Monday, January 23, 2012
The Messenger Doesn't Matter
In Nomine Iesu
Jonah 3:1-5, 10
January 22, 2012
Dear brothers and sisters in Christ Jesus~
I’m sure you know what it’s like to be a reluctant messenger. You’ve got something to say—something that absolutely, positively needs to be said; but it’s tough to get the words out. Maybe you’re reluctant to speak up because you fear the reaction you’re going to get. Maybe you’re reluctant to speak up because you think it will do no good—because saying something would be a huge waste of time and energy. Or maybe you’re unwilling to say anything because—deep down—you just don’t care.
When it comes to the truth about human life, it’s easy to be a reluctant messenger these days. When it comes to the truth that God loves life—that human life is a gift to be treasured and protected from the womb to the tomb—it’s easy to simply stay silent. It would be all too easy to overlook the sad fact that abortion on demand became the law of this land 39 years ago today.
But God’s message concerning human life is powerful and positive. It gives dignity and value to every human life. God gives us the truth about human life—and abortion—because He loves us. He wants the best for us. God’s truth about the sanctity of life may not be trendy or popular, but it is true. So let’s resolve this day not to retreat. Let’s not be reticent or reluctant. Let’s learn of this truth, and speak this powerful truth in love.
When it comes to reluctant messengers, no one takes a backseat to the prophet Jonah. The Lord had a message for the people of Nineveh; and He wanted Jonah to deliver that message. Today we heard how the Word of the Lord came to Jonah a second time. You already know what happened the first time. The first time Jonah ran away. The first time, the Lord said “go east” to Nineveh, and Jonah set sail for the western skyline. God said to do one thing; and Jonah did the polar opposite. Can you imagine it? Of course you can.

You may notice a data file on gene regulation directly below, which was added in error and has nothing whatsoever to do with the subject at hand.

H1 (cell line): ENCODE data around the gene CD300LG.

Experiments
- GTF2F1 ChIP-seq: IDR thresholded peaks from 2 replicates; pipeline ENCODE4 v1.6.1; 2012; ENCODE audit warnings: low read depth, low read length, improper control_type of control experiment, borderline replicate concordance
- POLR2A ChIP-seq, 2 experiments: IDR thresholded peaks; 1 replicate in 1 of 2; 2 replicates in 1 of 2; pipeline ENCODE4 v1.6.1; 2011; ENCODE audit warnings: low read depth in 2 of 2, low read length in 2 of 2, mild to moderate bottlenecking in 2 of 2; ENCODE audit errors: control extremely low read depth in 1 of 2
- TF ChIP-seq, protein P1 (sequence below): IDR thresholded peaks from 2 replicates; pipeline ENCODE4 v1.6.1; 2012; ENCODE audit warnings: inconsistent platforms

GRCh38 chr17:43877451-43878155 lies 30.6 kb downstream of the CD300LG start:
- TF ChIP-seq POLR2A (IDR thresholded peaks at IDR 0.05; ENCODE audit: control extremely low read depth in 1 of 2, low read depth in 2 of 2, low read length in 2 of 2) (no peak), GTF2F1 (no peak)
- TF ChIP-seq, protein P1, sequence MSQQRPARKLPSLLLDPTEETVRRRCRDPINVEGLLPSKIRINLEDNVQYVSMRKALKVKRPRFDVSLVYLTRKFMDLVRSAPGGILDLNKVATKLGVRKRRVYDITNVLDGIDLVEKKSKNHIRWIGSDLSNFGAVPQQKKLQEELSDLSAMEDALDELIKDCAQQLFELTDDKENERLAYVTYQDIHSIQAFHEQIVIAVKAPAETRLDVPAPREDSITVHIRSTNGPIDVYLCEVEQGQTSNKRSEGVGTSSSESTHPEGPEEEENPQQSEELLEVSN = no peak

We listen to God just about as well as Jonah did. God says, “Thou shalt,” and we say, “I shan’t.” God says, “Go east” and we go west. God says, “Flee from sexual immorality,” and we dive in head first with our eyes wide open. God says, “Forgive your brother from your heart,” and we look for ways to even the score. God says, “Help and support your neighbor in every physical need,” and we look the other way so that we don’t even see the half-dead neighbors God has placed in our path. God says, “Speak the truth in love,” and we stay tight-lipped and loveless.
But learn from Jonah that our reluctance and our rebellion are no match for God. Learn from Jonah the futility of thinking that you can set sail on a Mediterranean cruise when God wants you and needs you to speak the truth to those who need to hear it. Learn from Jonah that God can be rather persuasive in re-directing us in the way of repentance. Jonah being thrown overboard—Jonah being swallowed by a great fish—Jonah being vomited up onto dry ground—let’s just say it was more than enough to convince Jonah to catch the next available flight to Nineveh.